Lincoln's Dreams

by Connie Willis

Cover image

Publisher: Bantam
Copyright: May 1987
Printing: July 1992
ISBN: 0-553-27025-7
Format: Mass market
Pages: 256

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Lincoln's Dreams, one of Connie Willis's earliest novels, is about a Civil War researcher and a woman suffering from vivid nightmares about the Civil War. Their lives grow slowly entangled as they search Civil War battlefields and history for a new novel and an explanation for the nightmares.

This is now the third of Connie Willis's books that I've read, and she definitely has a consistent and recognizable writing style. I find her characters very interesting, in part because they really don't behave like other fictional characters in most books I've read. They have a non-confrontational approach to problem solving and moving through life that strikes me as surprisingly realistic, and she does an excellent job of capturing some of life's ambiguity and confused motivations.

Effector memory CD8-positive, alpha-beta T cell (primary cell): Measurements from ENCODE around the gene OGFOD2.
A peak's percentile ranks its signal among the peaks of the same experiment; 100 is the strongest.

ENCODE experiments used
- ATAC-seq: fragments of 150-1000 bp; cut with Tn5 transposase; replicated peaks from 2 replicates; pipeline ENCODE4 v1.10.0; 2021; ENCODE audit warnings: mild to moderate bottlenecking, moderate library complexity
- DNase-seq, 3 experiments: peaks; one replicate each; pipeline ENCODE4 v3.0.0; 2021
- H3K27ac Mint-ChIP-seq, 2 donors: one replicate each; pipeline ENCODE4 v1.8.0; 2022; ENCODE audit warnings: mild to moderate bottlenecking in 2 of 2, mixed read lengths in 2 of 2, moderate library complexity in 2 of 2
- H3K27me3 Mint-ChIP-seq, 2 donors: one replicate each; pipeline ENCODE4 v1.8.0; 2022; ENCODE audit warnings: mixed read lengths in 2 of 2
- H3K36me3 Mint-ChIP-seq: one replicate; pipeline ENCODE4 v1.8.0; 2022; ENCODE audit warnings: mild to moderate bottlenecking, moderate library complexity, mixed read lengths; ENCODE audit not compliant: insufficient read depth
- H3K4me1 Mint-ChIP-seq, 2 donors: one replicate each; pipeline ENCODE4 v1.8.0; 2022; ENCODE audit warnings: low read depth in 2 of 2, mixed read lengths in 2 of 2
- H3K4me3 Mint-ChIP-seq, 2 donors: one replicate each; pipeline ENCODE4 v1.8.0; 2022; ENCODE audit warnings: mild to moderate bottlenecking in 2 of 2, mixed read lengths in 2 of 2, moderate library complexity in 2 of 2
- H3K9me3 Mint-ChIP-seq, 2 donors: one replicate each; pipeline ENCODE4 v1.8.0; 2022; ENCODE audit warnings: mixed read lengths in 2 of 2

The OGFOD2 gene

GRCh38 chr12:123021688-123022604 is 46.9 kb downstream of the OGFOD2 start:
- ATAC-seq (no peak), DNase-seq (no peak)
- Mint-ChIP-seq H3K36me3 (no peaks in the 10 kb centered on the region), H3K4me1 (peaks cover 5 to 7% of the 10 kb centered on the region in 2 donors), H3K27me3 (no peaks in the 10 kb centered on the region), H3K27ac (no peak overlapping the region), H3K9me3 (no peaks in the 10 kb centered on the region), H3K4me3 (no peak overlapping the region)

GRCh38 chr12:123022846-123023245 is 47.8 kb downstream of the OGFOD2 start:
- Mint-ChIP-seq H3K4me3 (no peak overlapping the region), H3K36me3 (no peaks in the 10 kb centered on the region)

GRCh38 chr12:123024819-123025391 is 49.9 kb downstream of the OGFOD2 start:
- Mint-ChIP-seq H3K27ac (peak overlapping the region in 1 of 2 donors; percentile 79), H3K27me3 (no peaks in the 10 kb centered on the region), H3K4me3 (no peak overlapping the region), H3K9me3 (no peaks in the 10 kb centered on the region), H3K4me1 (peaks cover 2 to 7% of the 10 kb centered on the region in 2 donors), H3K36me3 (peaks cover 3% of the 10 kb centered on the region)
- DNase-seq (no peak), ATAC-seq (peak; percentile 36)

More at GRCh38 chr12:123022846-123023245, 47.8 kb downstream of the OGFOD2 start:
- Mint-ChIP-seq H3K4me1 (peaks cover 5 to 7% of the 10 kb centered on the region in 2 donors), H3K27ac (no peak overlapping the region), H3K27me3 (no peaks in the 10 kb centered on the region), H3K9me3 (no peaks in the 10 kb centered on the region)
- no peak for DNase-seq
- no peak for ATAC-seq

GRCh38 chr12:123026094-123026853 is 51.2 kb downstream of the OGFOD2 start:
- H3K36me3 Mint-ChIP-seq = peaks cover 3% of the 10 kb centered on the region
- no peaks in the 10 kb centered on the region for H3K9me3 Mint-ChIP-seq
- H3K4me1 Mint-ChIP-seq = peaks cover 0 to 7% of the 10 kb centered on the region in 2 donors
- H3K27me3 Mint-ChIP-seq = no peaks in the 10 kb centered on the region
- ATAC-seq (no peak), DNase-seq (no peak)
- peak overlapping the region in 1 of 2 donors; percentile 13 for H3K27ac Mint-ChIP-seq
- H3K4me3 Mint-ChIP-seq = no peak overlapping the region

It shows that this is one of her earlier novels. Her style isn't quite as polished as it becomes in her later work, the characters aren't quite as compelling or memorable, and the underlying ideas are interesting but not brilliant. I did find myself wanting to know more about the Civil War after reading it, though, continuing the trend of Willis's books being interestingly informative at the same time as entertaining.

While not spectacular, this is a solid, enjoyable book that I can recommend. It's also fairly short, and a good choice if you're looking to pick up something that will move fairly fast.

Rating: 7 out of 10

Reviewed: 2003-10-24

Last spun 2022-02-06 from thread modified 2013-01-04